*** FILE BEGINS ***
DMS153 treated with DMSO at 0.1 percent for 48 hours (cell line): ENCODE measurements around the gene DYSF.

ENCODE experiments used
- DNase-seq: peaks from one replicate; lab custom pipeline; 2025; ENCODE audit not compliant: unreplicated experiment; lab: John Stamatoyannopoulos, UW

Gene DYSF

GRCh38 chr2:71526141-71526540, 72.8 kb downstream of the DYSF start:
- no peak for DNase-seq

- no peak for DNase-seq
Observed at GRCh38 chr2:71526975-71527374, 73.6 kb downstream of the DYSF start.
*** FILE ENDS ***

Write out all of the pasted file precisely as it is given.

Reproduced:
DMS153 treated with DMSO at 0.1 percent for 48 hours (cell line): ENCODE measurements around the gene DYSF.

ENCODE experiments used
- DNase-seq: peaks from one replicate; lab custom pipeline; 2025; ENCODE audit not compliant: unreplicated experiment; lab: John Stamatoyannopoulos, UW

Gene DYSF

GRCh38 chr2:71526141-71526540, 72.8 kb downstream of the DYSF start:
- no peak for DNase-seq

- no peak for DNase-seq
Observed at GRCh38 chr2:71526975-71527374, 73.6 kb downstream of the DYSF start.